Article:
UK charged men with helping Russia under new law

Just nowAbout sharing

The national security investigation started after a suspected arson attack at a London warehouse
By Daniel Sandford
BBC News home affairs correspondent

Two British men have been charged with helping Russian intelligence after a suspected arson attack on a Ukraine-linked business in London.

Dylan Earl, 20, from Elmesthorpe in Leicestershire, and Jake Reeves, 22, from Croydon, were investigated following a fire at a warehouse in east London in March.

Three other suspects linked to the fire have been held on other charges.

The investigation is being led by Met Police counter-terror officers.

Mr Earl is accused of overseeing the plot to target the business, where lorries carrying aid bound for Ukraine had been dispatched from.

Mr Earl appeared at Westminster Magistrates’ Court last week, but for legal reasons BBC News has not been able to report that until today.

He also faced a charge of aggravated arson when he appeared in court on Saturday.

Dmitrijus Paulauska, 22, was charged with failing to disclose information to police about terrorist acts, an offence under the Terrorism Act, 2000. He appeared in court on Friday.

Two other men have been charged with one count of aggravated arson each but are not suspected of any national security offence.

Nii Mensah, 21, from Thornton Heath in South London, and Paul English, 60, from Roehampton in South West London, appeared in court on Monday.

All five are due to appear at the Old Bailey on 10 May.

Paul English – who is not charged with a national security offence – is accused of aggravated arson

The investigation is related to a fire which broke out on an industrial estate on Staffa Road in Leyton in March, which the prosecution said was started using an accelerant such as petrol.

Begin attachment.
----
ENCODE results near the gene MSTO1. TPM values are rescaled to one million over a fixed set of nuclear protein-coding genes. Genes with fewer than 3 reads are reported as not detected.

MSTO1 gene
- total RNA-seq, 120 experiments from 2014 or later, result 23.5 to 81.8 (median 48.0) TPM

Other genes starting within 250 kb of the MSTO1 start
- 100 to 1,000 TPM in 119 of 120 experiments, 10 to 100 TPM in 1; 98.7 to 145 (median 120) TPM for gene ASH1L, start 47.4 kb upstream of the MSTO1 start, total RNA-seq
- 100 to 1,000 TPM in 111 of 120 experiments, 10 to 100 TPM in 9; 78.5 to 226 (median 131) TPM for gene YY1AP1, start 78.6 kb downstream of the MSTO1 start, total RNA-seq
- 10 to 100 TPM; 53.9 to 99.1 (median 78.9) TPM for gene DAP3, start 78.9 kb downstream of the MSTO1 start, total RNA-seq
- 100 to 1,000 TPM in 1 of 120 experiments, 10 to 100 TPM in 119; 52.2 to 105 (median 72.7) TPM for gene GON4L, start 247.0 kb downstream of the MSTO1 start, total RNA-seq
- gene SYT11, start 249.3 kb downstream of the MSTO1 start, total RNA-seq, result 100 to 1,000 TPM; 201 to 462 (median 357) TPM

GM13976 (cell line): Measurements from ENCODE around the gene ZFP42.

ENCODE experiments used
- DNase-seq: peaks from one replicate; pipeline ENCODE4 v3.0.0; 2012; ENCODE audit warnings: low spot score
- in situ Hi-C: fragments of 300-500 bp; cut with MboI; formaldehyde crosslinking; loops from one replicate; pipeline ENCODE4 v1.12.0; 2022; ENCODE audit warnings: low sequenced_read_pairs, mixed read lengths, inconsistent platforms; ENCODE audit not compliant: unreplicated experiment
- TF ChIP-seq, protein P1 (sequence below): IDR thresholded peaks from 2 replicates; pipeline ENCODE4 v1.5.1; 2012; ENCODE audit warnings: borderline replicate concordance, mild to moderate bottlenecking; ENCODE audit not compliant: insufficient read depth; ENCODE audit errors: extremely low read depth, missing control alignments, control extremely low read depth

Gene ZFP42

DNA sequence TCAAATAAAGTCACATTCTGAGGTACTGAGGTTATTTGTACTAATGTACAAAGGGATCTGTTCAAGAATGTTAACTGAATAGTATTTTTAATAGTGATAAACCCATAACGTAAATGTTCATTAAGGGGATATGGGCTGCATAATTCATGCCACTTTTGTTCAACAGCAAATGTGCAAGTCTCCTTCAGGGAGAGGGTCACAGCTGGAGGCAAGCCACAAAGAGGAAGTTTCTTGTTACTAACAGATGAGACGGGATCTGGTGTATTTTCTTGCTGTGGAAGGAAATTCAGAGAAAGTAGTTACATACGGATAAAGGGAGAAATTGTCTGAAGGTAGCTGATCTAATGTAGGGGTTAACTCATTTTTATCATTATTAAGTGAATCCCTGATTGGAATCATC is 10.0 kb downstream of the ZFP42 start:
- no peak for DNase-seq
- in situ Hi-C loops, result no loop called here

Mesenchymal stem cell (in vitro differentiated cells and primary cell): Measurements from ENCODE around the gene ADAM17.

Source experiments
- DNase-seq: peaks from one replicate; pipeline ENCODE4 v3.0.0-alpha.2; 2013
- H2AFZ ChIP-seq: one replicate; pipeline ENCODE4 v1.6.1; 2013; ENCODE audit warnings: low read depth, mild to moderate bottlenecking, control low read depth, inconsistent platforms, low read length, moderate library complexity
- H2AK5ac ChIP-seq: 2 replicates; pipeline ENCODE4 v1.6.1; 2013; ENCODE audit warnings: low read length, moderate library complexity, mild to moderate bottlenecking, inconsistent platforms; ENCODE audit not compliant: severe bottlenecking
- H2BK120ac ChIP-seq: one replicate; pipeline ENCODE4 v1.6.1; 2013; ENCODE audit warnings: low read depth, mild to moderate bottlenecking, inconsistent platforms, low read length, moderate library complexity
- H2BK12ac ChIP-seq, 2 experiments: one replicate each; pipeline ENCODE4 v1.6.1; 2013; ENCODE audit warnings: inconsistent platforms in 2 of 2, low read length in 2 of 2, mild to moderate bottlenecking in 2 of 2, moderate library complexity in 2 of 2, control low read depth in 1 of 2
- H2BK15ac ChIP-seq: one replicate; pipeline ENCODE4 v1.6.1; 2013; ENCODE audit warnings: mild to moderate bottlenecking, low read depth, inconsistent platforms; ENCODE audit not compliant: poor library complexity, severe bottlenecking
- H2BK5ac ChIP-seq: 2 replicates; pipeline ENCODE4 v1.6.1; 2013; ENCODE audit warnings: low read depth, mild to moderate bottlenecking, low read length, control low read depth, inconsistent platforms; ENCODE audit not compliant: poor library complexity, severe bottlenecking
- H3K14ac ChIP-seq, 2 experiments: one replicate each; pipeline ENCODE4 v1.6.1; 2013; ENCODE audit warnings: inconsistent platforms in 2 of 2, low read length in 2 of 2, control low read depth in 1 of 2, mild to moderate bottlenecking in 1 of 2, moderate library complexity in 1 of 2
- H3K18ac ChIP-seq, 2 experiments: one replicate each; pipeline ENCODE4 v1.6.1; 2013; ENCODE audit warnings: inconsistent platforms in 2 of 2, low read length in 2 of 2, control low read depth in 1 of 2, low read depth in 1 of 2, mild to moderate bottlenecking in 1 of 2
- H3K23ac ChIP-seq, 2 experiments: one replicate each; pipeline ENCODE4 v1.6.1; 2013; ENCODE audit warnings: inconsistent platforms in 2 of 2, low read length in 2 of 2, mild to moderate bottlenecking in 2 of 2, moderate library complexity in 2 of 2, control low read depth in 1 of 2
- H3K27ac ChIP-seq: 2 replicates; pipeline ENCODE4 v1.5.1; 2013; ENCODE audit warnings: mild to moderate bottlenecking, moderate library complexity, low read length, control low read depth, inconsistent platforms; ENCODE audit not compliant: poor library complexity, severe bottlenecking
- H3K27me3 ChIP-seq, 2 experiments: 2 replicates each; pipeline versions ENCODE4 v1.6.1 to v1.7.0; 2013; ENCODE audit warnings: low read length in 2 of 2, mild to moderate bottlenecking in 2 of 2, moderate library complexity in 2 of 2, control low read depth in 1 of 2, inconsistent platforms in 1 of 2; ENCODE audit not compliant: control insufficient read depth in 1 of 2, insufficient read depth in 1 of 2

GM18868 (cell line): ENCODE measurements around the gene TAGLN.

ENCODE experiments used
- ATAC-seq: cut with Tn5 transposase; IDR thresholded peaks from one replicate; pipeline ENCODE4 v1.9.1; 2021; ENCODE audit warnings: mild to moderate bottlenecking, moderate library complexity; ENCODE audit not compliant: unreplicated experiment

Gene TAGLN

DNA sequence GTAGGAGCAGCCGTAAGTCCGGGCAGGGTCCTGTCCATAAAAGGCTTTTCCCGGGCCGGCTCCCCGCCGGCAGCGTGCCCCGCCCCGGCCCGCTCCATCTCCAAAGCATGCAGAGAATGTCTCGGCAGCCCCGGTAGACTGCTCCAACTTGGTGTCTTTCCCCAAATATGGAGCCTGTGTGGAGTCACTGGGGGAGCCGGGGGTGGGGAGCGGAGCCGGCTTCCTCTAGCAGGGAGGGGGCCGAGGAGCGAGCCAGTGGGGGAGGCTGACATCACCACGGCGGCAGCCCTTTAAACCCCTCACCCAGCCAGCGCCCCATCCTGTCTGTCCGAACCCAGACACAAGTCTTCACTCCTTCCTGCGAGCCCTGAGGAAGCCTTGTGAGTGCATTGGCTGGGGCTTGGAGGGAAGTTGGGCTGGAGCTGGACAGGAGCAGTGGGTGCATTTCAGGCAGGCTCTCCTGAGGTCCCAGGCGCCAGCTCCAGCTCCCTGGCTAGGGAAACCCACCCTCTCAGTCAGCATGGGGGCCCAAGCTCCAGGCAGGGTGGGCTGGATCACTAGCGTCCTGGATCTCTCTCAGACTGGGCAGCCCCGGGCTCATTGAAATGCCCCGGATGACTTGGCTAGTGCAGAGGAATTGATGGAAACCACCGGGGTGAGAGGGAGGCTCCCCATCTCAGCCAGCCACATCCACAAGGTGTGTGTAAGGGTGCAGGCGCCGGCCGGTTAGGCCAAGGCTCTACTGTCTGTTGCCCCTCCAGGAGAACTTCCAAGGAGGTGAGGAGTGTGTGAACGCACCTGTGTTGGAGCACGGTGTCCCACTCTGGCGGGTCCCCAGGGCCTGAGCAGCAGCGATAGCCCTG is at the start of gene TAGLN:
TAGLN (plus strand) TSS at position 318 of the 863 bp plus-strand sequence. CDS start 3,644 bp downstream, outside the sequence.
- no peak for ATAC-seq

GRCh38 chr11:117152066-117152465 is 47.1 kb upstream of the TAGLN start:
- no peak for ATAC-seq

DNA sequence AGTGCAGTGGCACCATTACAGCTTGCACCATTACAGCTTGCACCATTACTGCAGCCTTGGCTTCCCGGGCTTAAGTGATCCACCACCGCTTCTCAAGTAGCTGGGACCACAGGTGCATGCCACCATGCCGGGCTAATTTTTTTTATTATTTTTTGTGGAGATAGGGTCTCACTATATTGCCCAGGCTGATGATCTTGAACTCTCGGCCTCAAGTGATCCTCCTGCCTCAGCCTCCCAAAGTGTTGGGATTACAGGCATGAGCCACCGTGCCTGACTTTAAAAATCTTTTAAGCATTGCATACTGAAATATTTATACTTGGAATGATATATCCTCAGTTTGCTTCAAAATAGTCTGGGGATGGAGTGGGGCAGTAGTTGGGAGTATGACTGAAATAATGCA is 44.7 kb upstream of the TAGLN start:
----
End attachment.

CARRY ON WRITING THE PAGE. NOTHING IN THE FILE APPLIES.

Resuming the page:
Eight fire engines and 60 firefighters were called out to the blaze.

The charges do not specify who owns the businesses that were targeted – but Companies House records show they are two parcel delivery services: Oddisey and Meest UK.

They are owned by Mykhaylo Prykhodko, also known as Mikhail Boikov, and his wife Jelena Boikova, who both live in London.

Nick Price, head of the CPS Special Crime and Counter Terrorism Division, said Mr Earl is “alleged to have engaged in conduct targeting businesses which were linked to Ukraine in order to benefit the Russian state”.

He continued: “Included in the alleged activity was involvement in the planning of an arson attack on a Ukrainian-linked commercial property in March 2024.”

Mr Earl and Mr Reeves are the first people to be charged under a new law designed to update and modernise the offences of espionage, sabotage and foreign interference.

At the time it was passed, the government said it was designed to strengthen the UK’s defences against hostile activity by states “targeting the UK’s democracy, economy, and values.”

The full charges Mr Earl faces are:

Preparing an act that endangered the life of a person or created a serious risk to the safety of the public contrary to Section 18 of the National Security Act 2023Assisting a foreign intelligence service contrary to Section 3 of the National Security Act 2023Aggravated arson

The full charges Mr Reeves faces are:

Obtaining a material benefit from a foreign intelligence service, contrary to section 17 of the National Security Act, 2023Aggravated arson


Table of Contents

More Posts